How could a net increase in production yield a net decline in jobs? Much greater scope for economies of scale in the Galilee Basin. And that's before you take account of rapid advances in automation, such as driverless trucks controlled remotely from head office in Brisbane.

If we want Jobs and Growth in the future, mining ain’t the place to look.
Read more >>

Saturday, July 14, 2018

How economic reformers and politicians blew out power prices

The privatisation of the electricity industry may not be the worst of the many stuff-ups perpetrated in the name of “micro-economic reform”, but it’s certainly the one that’s cost the greatest number of Australian households and businesses the greatest amount of money.

Like most of the other stuff-ups, this one is explained by the naivety of the nation’s “economic rationalists”. They underestimated the willingness of governments to sabotage the privatisation process and the susceptibility of econocrats to being “captured” by the business interests they were regulating.

They underestimated the industry’s willingness to search out and exploit any weaknesses it found in the regulations. And they overestimated the willingness of consumers to devote their leisure time to penetrating the thicket of electricity retailers’ deliberately confusing pricing plans.

All this naivety arose from their failure to allow for the many oversimplifications of the neoclassical model of markets, which so permeates their thinking. Their plan was perfect on the pages of a textbook, but utterly other-worldly in the real world of politicians and business people on the make.

According to this week’s final report of the Australian Competition and Consumer Commission’s inquiry into retail electricity pricing, over the 10 years to 2017-18, the average price per kilowatt hour paid by residential customers rose by about 56 per cent above the rise in other consumer prices.

(The real increase in average residential customers’ bills was a mere 35 per cent, partly because households economised in their use of electricity, but mainly because 12 per cent of households invested in solar panels.)

The electricity industry divides into three parts: the mainly privatised power stations generating power and feeding into the national electricity market’s grid (the “wholesale” sector), the privatised natural monopoly companies transmitting power over long distances and distributing it through poles and wires in local areas (the “network”), and the mainly privatised companies selling power at the “retail” level.

As the commission’s report makes clear, stuff-ups in all three sectors have contributed to the price blowout.

The wholesale electricity market, via which individual power stations sell their energy to retailers in a real-time auction market, is a completely new, highly sophisticated, government-created market controlled by no less than three government agencies.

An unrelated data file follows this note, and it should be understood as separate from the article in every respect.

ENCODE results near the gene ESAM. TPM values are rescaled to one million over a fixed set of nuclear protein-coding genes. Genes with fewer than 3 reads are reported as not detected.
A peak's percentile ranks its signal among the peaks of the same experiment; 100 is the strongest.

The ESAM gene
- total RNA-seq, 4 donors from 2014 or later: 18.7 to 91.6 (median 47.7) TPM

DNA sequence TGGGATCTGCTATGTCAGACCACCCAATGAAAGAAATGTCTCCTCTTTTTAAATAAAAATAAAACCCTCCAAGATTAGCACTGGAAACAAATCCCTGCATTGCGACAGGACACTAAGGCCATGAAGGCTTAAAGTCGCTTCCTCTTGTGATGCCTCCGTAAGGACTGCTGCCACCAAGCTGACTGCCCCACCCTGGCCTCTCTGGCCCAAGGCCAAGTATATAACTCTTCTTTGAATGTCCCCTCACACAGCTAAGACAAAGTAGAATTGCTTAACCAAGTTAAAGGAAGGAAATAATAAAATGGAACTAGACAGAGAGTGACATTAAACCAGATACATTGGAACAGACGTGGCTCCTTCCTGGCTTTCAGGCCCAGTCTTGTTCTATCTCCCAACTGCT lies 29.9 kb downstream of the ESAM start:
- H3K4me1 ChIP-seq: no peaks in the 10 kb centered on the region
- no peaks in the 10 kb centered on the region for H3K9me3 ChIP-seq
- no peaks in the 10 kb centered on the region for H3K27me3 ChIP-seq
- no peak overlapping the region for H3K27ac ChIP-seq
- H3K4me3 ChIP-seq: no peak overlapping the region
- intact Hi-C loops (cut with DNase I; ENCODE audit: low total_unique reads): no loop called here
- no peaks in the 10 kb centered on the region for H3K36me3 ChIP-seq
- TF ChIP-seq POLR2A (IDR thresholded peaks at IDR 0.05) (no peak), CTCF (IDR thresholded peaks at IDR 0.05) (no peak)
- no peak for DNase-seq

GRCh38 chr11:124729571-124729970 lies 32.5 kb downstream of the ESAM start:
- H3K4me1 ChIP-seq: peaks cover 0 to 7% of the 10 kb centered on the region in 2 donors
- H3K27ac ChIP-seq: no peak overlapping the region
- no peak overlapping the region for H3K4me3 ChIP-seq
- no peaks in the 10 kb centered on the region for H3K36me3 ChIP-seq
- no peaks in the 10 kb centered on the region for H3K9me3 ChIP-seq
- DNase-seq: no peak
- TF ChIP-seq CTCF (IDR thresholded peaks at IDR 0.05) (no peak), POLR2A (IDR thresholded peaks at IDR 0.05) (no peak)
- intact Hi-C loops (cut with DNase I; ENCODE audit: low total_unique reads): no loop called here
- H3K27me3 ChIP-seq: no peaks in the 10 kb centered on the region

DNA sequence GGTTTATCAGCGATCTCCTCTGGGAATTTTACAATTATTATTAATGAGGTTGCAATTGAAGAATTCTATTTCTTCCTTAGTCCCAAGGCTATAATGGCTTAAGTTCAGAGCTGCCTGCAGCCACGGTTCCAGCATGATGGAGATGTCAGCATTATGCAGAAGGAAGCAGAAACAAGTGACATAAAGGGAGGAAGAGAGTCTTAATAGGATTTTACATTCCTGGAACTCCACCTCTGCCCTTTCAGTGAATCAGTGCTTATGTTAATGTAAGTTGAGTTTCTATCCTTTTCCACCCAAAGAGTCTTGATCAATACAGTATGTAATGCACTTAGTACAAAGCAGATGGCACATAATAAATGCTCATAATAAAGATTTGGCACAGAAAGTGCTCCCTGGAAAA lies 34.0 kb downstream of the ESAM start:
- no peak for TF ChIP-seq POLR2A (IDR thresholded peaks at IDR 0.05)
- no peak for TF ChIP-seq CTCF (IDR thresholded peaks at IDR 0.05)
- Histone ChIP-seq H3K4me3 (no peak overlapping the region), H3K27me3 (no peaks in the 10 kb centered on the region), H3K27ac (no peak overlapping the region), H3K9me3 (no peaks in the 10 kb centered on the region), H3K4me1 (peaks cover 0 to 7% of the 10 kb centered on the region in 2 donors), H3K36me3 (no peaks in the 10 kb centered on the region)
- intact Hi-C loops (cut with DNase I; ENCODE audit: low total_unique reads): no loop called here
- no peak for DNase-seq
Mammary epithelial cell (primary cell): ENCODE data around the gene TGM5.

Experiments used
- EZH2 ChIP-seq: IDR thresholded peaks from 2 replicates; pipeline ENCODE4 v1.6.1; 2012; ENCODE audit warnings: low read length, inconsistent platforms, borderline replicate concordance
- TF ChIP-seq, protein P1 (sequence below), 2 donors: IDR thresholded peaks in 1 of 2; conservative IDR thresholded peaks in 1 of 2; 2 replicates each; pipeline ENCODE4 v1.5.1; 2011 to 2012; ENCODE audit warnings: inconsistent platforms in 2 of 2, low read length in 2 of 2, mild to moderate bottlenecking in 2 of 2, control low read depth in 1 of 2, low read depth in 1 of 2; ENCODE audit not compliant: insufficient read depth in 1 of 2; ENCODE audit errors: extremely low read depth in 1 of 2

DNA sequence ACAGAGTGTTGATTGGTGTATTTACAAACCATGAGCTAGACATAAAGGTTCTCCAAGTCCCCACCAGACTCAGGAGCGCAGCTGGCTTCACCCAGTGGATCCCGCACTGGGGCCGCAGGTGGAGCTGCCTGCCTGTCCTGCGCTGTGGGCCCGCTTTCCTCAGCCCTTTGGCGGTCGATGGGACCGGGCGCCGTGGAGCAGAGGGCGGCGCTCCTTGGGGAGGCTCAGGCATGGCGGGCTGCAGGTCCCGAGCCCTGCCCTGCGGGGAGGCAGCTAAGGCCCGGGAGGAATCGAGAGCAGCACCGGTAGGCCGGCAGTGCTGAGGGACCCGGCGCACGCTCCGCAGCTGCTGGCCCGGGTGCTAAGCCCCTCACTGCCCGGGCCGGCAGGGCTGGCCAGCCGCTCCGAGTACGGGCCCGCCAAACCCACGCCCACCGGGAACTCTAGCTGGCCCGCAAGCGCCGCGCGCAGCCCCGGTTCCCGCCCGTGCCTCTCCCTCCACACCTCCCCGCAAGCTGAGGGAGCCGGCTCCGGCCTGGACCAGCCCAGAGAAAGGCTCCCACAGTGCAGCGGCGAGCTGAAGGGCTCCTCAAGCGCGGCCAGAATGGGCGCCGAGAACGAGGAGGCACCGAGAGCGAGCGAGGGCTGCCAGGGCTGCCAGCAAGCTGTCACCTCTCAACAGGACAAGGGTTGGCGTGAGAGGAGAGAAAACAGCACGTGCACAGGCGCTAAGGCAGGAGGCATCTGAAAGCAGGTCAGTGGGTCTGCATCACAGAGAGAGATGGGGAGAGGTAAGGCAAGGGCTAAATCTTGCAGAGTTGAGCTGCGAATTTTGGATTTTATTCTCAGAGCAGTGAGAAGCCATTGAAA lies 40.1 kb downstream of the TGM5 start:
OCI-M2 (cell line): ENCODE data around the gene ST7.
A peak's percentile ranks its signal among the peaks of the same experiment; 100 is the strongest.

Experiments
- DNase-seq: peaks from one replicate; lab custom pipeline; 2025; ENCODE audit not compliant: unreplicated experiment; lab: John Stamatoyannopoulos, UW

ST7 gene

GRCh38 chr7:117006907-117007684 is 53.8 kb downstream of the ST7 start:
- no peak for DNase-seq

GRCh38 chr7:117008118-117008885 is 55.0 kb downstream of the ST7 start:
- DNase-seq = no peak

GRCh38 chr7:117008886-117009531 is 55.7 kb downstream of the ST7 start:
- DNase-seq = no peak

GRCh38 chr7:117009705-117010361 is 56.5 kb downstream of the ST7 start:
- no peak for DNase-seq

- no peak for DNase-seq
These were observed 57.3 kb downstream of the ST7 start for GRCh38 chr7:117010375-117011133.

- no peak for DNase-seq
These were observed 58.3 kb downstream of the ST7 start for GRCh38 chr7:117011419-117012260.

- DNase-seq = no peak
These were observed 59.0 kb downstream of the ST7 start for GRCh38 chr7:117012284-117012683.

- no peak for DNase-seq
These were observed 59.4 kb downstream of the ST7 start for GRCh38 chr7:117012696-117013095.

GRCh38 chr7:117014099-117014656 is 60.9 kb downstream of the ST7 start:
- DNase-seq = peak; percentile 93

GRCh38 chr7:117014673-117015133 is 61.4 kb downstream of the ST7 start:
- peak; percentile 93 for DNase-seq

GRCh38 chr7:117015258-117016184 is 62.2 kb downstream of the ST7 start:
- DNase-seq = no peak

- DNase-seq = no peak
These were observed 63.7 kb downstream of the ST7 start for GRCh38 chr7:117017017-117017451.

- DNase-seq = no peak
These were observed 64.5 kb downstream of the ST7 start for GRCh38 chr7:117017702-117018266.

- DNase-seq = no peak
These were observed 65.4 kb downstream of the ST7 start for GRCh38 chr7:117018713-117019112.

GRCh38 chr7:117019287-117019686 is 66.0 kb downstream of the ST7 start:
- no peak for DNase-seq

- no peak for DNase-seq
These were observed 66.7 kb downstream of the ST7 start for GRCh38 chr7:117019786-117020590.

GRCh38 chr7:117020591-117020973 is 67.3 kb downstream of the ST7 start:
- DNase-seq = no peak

For many years it worked well, using the oversupply of generation capacity and the lack of growth in demand to keep the wholesale price low. By now, however, higher wholesale prices account for more than a quarter of the overall retail price increase during the decade.

Competition has been weakened by increased market concentration. Rather than selling each power station to a separate owner, the Queenslanders have just two (still government-owned) businesses running all their stations while, in NSW, two generators were sold to AGL – which, along with Origin and Energy Australia, has been allowed to dominate the national market at both the wholesale and retail levels.

Our big, clapped-out coal-fired power stations are now being closed, but in a way that enhances the oligopolists’ pricing power. Uncertainty over the Coalition’s intentions on reducing carbon emissions, and a separate stuff-up which has hugely increased the costs of gas-fired power stations, have mismanaged the shift from coal to renewable energy sources.

The oligopolists have found ways to game the auction pricing system, which the bureaucratic regulators have been too slow fixing, placing the interests of producers ahead of consumers.

Turning to the network, the micro-economic reformers originally were happy to see this government-owned natural monopoly distribution system privatised, provided prices were tightly regulated.

Except they weren’t. The new private owners fought whatever legal and political battles were needed to get the price regulation loosened, leaving the regulator with little ability to stop them exploiting a loophole which let them pad their profits by spending more on their infrastructure, whether needed or not.